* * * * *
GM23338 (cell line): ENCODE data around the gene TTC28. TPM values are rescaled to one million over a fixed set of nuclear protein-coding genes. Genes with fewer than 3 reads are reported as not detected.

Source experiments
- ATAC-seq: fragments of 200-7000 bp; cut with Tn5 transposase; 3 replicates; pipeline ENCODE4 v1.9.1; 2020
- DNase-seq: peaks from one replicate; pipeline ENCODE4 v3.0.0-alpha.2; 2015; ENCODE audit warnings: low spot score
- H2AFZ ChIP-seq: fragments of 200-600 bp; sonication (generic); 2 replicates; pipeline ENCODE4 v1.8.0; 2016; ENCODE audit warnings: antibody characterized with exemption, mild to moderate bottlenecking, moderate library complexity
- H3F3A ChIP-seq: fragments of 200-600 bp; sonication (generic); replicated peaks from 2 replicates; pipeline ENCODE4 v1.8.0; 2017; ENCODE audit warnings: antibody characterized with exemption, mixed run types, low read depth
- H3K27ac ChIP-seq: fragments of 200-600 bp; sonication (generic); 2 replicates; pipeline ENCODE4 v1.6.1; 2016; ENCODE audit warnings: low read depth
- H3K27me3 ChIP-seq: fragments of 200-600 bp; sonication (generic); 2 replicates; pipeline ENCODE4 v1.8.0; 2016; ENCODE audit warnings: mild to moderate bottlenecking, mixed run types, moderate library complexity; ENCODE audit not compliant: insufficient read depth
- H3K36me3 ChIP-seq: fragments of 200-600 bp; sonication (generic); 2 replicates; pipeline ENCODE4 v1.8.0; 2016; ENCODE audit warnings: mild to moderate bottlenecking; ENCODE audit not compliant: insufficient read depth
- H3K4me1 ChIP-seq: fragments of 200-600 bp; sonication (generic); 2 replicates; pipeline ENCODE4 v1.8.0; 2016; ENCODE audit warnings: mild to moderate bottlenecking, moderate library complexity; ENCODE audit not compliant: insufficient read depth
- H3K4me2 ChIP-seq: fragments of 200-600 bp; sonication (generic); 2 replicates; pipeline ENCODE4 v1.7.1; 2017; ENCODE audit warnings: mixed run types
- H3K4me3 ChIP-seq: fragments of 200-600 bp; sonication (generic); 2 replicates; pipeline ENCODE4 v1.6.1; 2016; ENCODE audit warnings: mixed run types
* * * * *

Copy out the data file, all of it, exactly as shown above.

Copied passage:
GM23338 (cell line): ENCODE data around the gene TTC28. TPM values are rescaled to one million over a fixed set of nuclear protein-coding genes. Genes with fewer than 3 reads are reported as not detected.

Source experiments
- ATAC-seq: fragments of 200-7000 bp; cut with Tn5 transposase; 3 replicates; pipeline ENCODE4 v1.9.1; 2020
- DNase-seq: peaks from one replicate; pipeline ENCODE4 v3.0.0-alpha.2; 2015; ENCODE audit warnings: low spot score
- H2AFZ ChIP-seq: fragments of 200-600 bp; sonication (generic); 2 replicates; pipeline ENCODE4 v1.8.0; 2016; ENCODE audit warnings: antibody characterized with exemption, mild to moderate bottlenecking, moderate library complexity
- H3F3A ChIP-seq: fragments of 200-600 bp; sonication (generic); replicated peaks from 2 replicates; pipeline ENCODE4 v1.8.0; 2017; ENCODE audit warnings: antibody characterized with exemption, mixed run types, low read depth
- H3K27ac ChIP-seq: fragments of 200-600 bp; sonication (generic); 2 replicates; pipeline ENCODE4 v1.6.1; 2016; ENCODE audit warnings: low read depth
- H3K27me3 ChIP-seq: fragments of 200-600 bp; sonication (generic); 2 replicates; pipeline ENCODE4 v1.8.0; 2016; ENCODE audit warnings: mild to moderate bottlenecking, mixed run types, moderate library complexity; ENCODE audit not compliant: insufficient read depth
- H3K36me3 ChIP-seq: fragments of 200-600 bp; sonication (generic); 2 replicates; pipeline ENCODE4 v1.8.0; 2016; ENCODE audit warnings: mild to moderate bottlenecking; ENCODE audit not compliant: insufficient read depth
- H3K4me1 ChIP-seq: fragments of 200-600 bp; sonication (generic); 2 replicates; pipeline ENCODE4 v1.8.0; 2016; ENCODE audit warnings: mild to moderate bottlenecking, moderate library complexity; ENCODE audit not compliant: insufficient read depth
- H3K4me2 ChIP-seq: fragments of 200-600 bp; sonication (generic); 2 replicates; pipeline ENCODE4 v1.7.1; 2017; ENCODE audit warnings: mixed run types
- H3K4me3 ChIP-seq: fragments of 200-600 bp; sonication (generic); 2 replicates; pipeline ENCODE4 v1.6.1; 2016; ENCODE audit warnings: mixed run types